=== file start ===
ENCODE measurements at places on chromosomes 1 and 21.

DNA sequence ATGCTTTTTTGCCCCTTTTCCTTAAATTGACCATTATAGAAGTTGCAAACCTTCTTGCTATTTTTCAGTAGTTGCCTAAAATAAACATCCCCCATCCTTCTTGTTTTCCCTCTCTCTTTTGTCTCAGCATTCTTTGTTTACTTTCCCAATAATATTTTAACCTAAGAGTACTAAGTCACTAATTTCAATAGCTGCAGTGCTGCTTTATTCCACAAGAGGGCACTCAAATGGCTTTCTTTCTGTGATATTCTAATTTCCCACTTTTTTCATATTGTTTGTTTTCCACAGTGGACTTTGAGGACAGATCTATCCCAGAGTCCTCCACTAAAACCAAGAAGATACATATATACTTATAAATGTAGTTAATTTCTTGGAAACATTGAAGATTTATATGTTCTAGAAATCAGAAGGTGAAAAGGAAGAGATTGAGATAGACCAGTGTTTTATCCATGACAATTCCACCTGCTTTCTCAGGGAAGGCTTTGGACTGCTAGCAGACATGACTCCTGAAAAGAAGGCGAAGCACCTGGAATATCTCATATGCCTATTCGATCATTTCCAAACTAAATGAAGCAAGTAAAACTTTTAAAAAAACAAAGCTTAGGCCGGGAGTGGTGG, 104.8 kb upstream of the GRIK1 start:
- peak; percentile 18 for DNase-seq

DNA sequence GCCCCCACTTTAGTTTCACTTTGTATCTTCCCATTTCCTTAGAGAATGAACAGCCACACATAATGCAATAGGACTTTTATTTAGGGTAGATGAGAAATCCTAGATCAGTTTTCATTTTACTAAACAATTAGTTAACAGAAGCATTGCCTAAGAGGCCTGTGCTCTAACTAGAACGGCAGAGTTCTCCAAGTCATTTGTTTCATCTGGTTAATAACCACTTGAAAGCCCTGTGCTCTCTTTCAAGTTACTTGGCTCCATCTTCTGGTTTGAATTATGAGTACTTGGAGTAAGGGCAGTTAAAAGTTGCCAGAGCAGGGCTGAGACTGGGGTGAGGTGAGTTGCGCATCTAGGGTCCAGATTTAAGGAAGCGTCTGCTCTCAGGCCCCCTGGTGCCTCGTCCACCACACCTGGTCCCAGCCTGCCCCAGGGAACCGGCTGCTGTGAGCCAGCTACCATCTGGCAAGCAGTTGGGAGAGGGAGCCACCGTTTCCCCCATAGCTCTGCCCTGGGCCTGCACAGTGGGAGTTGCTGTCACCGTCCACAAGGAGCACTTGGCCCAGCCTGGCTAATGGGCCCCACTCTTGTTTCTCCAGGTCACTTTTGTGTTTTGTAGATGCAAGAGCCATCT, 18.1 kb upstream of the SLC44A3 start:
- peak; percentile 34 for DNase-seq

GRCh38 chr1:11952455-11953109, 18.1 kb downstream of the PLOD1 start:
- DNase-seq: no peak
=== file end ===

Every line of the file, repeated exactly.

ENCODE measurements at places on chromosomes 1 and 21.

DNA sequence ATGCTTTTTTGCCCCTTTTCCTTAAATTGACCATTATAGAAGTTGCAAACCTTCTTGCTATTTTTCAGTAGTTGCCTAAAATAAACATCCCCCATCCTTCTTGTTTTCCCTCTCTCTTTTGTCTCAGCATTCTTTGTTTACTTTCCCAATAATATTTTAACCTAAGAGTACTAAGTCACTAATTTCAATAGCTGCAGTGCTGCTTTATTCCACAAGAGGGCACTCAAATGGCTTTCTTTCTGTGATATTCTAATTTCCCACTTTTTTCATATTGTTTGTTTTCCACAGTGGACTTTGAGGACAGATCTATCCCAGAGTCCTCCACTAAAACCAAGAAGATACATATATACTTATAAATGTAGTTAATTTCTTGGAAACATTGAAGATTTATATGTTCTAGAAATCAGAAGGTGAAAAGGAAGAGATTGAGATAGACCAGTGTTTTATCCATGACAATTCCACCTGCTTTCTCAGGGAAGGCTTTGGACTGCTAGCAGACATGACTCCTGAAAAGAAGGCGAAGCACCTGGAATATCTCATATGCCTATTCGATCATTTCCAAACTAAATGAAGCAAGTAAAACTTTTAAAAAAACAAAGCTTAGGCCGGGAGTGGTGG, 104.8 kb upstream of the GRIK1 start:
- peak; percentile 18 for DNase-seq

DNA sequence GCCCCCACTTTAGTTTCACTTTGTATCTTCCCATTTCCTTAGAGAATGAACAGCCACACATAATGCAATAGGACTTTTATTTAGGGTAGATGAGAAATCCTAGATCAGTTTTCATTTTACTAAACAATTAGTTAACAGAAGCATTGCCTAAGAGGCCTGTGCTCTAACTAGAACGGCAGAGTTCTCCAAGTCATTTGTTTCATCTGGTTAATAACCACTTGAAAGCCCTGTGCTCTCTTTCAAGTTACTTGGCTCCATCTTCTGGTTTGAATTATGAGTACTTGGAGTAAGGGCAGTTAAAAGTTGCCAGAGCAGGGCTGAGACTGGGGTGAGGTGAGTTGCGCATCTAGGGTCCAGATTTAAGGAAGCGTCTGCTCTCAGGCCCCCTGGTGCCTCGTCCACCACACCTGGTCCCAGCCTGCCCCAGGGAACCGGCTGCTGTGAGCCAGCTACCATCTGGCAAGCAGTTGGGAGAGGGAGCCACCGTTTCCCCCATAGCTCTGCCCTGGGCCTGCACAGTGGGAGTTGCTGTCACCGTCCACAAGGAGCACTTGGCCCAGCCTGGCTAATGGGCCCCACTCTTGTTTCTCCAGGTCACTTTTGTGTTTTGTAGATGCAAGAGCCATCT, 18.1 kb upstream of the SLC44A3 start:
- peak; percentile 34 for DNase-seq

GRCh38 chr1:11952455-11953109, 18.1 kb downstream of the PLOD1 start:
- DNase-seq: no peak